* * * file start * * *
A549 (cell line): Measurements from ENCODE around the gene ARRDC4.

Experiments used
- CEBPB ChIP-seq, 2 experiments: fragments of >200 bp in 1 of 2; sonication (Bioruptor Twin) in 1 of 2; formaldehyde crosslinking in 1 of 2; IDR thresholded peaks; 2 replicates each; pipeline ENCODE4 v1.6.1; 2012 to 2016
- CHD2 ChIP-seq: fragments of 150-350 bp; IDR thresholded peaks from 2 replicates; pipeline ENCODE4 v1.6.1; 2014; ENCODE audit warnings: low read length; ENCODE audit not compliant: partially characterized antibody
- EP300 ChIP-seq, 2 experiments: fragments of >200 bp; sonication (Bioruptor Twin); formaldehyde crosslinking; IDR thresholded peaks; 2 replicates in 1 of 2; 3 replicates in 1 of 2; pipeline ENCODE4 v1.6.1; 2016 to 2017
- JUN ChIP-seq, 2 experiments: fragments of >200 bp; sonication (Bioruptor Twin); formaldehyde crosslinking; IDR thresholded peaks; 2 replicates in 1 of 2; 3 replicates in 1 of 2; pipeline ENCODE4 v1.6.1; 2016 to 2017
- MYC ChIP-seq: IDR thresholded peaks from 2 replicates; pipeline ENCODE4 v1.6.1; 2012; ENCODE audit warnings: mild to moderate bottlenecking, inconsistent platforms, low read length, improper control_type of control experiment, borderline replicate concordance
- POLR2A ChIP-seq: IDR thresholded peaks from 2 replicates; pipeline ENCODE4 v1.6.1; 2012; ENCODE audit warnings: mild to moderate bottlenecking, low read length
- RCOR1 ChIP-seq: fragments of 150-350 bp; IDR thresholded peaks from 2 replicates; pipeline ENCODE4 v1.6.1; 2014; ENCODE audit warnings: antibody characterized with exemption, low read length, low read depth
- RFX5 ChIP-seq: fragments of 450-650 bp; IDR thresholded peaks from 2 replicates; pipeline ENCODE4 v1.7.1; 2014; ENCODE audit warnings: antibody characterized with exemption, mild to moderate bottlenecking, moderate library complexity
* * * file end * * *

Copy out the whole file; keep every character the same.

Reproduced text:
A549 (cell line): Measurements from ENCODE around the gene ARRDC4.

Experiments used
- CEBPB ChIP-seq, 2 experiments: fragments of >200 bp in 1 of 2; sonication (Bioruptor Twin) in 1 of 2; formaldehyde crosslinking in 1 of 2; IDR thresholded peaks; 2 replicates each; pipeline ENCODE4 v1.6.1; 2012 to 2016
- CHD2 ChIP-seq: fragments of 150-350 bp; IDR thresholded peaks from 2 replicates; pipeline ENCODE4 v1.6.1; 2014; ENCODE audit warnings: low read length; ENCODE audit not compliant: partially characterized antibody
- EP300 ChIP-seq, 2 experiments: fragments of >200 bp; sonication (Bioruptor Twin); formaldehyde crosslinking; IDR thresholded peaks; 2 replicates in 1 of 2; 3 replicates in 1 of 2; pipeline ENCODE4 v1.6.1; 2016 to 2017
- JUN ChIP-seq, 2 experiments: fragments of >200 bp; sonication (Bioruptor Twin); formaldehyde crosslinking; IDR thresholded peaks; 2 replicates in 1 of 2; 3 replicates in 1 of 2; pipeline ENCODE4 v1.6.1; 2016 to 2017
- MYC ChIP-seq: IDR thresholded peaks from 2 replicates; pipeline ENCODE4 v1.6.1; 2012; ENCODE audit warnings: mild to moderate bottlenecking, inconsistent platforms, low read length, improper control_type of control experiment, borderline replicate concordance
- POLR2A ChIP-seq: IDR thresholded peaks from 2 replicates; pipeline ENCODE4 v1.6.1; 2012; ENCODE audit warnings: mild to moderate bottlenecking, low read length
- RCOR1 ChIP-seq: fragments of 150-350 bp; IDR thresholded peaks from 2 replicates; pipeline ENCODE4 v1.6.1; 2014; ENCODE audit warnings: antibody characterized with exemption, low read length, low read depth
- RFX5 ChIP-seq: fragments of 450-650 bp; IDR thresholded peaks from 2 replicates; pipeline ENCODE4 v1.7.1; 2014; ENCODE audit warnings: antibody characterized with exemption, mild to moderate bottlenecking, moderate library complexity